Alongside exercise, a healthy diet is an important element of the lifestyle management of diabetes, as well as being preventive against the onset of type 2 diabetes.
Maintaining a good diet is also a vital part of keeping tight control of blood sugar levels, itself important for minimizing the risk of diabetes complications.1
The good news for people living with diabetes is that the condition does not preclude any particular type of food or require an unusual diet - the goal is much the same as it would be for anyone wishing to eat a healthy, balanced diet.2
What diet is best for diabetes?
Choose skim milk and low-fat dairy products to help reduce fat intake.
Having diabetes does not involve any particularly difficult dietary demands, and while sugary foods obviously affect blood glucose levels, the diet does not have to be completely sugar-free.2
Dietary concerns vary slightly for people with different types of diabetes. For people with type 1 diabetes, diet is about managing fluctuations in blood glucose levels while for people with type 2 diabetes, it is about losing weight and restricting calorie intake.3
For people with type 1 diabetes, the timing of meals is particularly important in terms of glycemic control and in relation to the effects of insulin injection.3
In general, however, a healthy, balanced diet is all that is needed, and the benefits are not confined to good diabetes management - they also mean good heart health.2,4 A healthy diet typically includes a variety of fruits and vegetables, whole grains, low-fat dairy products, skinless poultry and fish, nuts and legumes and non-tropical vegetable oils.4
The following are some general dietary tips for a healthy lifestyle:2-5
- Eat regularly - avoid the effects on glucose levels of skipping meals or having delayed meals because of work or long journeys (take healthy snacks with you)
- Eat vegetables and fruits and eat them in place of high-calorie foods - a variety of fresh, frozen and canned is good, but avoid high-calorie sauces and food containing added salt or sugar
- Whole grains high in fiber are recommended as a healthy source of carbohydrate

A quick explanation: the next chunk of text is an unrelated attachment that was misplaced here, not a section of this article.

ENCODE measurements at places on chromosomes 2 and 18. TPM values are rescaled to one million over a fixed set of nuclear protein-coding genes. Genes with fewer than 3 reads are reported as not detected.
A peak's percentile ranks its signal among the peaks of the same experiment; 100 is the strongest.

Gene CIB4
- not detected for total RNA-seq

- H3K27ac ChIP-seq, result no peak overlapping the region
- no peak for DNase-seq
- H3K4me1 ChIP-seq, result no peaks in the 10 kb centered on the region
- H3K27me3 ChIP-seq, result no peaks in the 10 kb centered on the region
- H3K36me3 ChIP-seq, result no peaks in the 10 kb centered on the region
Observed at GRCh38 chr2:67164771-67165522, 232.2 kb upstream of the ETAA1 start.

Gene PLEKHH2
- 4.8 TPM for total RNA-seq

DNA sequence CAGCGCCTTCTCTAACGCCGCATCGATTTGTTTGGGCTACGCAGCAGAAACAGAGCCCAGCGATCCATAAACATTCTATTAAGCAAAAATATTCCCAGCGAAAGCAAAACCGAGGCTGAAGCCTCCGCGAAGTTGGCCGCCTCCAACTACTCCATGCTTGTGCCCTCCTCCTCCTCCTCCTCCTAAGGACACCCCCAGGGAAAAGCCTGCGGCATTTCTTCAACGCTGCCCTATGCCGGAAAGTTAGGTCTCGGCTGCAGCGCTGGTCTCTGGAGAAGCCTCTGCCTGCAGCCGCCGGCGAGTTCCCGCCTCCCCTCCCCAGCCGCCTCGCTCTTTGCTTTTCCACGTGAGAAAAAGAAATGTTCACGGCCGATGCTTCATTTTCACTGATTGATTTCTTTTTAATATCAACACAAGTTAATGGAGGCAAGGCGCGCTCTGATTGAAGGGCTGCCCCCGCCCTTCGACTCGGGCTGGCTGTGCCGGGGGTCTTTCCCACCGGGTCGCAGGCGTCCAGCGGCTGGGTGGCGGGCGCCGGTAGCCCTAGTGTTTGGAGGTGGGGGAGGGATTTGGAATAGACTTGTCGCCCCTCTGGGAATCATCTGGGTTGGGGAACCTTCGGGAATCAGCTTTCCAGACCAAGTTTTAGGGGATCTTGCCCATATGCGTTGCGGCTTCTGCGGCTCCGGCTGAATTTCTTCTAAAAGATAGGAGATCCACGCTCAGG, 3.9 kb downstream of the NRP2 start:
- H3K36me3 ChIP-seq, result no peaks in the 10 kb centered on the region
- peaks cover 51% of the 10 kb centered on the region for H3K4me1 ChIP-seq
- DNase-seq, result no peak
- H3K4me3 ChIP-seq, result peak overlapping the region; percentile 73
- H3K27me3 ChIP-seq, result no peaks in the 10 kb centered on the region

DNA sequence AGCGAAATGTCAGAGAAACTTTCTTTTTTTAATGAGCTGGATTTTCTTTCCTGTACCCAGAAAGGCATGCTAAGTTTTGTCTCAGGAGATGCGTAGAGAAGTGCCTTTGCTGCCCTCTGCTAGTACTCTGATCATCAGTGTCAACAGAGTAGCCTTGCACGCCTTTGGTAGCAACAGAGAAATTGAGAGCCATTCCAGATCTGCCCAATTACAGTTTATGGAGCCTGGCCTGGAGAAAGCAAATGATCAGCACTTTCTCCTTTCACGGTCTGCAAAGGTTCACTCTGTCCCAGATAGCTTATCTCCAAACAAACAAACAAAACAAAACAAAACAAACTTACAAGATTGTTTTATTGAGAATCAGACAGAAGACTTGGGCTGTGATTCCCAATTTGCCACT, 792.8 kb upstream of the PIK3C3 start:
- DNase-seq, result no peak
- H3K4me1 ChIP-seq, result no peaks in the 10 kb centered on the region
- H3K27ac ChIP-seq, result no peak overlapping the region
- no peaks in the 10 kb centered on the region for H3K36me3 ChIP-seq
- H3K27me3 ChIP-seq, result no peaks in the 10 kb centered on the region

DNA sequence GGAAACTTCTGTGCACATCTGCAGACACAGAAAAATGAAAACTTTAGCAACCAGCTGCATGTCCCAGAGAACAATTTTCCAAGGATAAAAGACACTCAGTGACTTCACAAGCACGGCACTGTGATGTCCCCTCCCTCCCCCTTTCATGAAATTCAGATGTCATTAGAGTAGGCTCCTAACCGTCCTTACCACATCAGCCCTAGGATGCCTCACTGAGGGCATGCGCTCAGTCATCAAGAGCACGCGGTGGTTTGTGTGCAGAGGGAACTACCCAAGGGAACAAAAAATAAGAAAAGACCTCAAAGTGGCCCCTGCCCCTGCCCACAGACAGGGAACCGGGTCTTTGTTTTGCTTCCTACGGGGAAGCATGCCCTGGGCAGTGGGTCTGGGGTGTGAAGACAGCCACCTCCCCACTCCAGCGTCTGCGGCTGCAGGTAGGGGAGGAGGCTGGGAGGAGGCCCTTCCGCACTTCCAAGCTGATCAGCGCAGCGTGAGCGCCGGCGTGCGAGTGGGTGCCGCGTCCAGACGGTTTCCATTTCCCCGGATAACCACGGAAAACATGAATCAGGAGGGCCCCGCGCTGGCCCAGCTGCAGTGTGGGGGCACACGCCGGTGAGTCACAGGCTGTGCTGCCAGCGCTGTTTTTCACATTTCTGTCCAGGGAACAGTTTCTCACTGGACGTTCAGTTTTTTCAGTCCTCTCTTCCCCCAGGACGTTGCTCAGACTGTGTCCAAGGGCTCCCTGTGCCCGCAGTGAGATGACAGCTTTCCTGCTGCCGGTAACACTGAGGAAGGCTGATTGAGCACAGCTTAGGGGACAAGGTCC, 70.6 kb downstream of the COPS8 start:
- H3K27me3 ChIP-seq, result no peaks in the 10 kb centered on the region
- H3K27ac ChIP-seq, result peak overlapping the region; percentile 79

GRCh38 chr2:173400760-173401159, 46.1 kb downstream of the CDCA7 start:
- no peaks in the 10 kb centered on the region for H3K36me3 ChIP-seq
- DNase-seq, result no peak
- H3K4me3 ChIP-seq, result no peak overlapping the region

- Eat pulses, a low-fat starchy source of protein and fiber, such as beans, lentils, chickpeas and garden peas
- Reduce intake of saturated and trans fats by having poultry and fish without the skin and cooked, for example, under the grill, rather than fried
- Take a similar approach to cooking red meat while reducing intake and looking for the leanest cuts
- Eat fish twice a week or more, but avoid batters and frying - go for oily fish such as salmon, mackerel, sardine, trout and herring, which are rich sources of omega-3
- Avoid partially hydrogenated vegetable oils and limit saturated fat and trans fat - replace them with monounsaturated and polyunsaturated fats
- Dairy awareness helps reduce fat intake - select skim (fat-free) milk and low-fat (1%) dairy products, reduce consumption of cheese and butter and swap out creamy sauces for tomato-based ones
- Cut back on sugar by avoiding added sugars in drinks and foods - have tea and coffee without sugar, avoid fruit that is canned in syrup and pay attention to food labels
- Cut back on salt - prepare foods at home with little or no salt and avoid foods with high sodium such as processed foods
- Cut back on portion sizes - be wary of amounts consumed when eating out
- Be wary of "diabetic" foods - they are of no particular benefit and can be expensive
- Drink alcohol only in moderation - as a guide, no more than one drink a day for women and no more than two for men.
Try drinking water or tea and coffee instead of sugary drinks and avoid adding sugar to hot drinks.
Meal planning - American Diabetes Association
The video below from the American Diabetes Association gives help on meal planning. The organization also has a list of other useful videos on diet.
Professional help with lifestyle changes for diabetes
In the US, the Community Preventive Services Task Force run diabetes prevention programs that help with improving diet for people at risk of, or newly diagnosed with type 2 diabetes. The programs may include:6
- Goals toward weight loss
- Individual and group education sessions on diet and exercise
- Meetings with diet and exercise counselors
- Individually designed diet and exercise plans.
Participants in the national diabetes prevention program have access to a lifestyle coach to learn more about healthy eating and exercise.6
Obesity, diabetes and diet
Obesity is a risk factor for type 2 diabetes, and obesity in people who already have diabetes results in poor control of blood sugar, blood pressure and cholesterol levels.6
Another concern with being overweight or having obesity is that it can worsen many of the complications of diabetes.6
Weight loss can be achieved by following the recommendations above and restricting the intake of calories.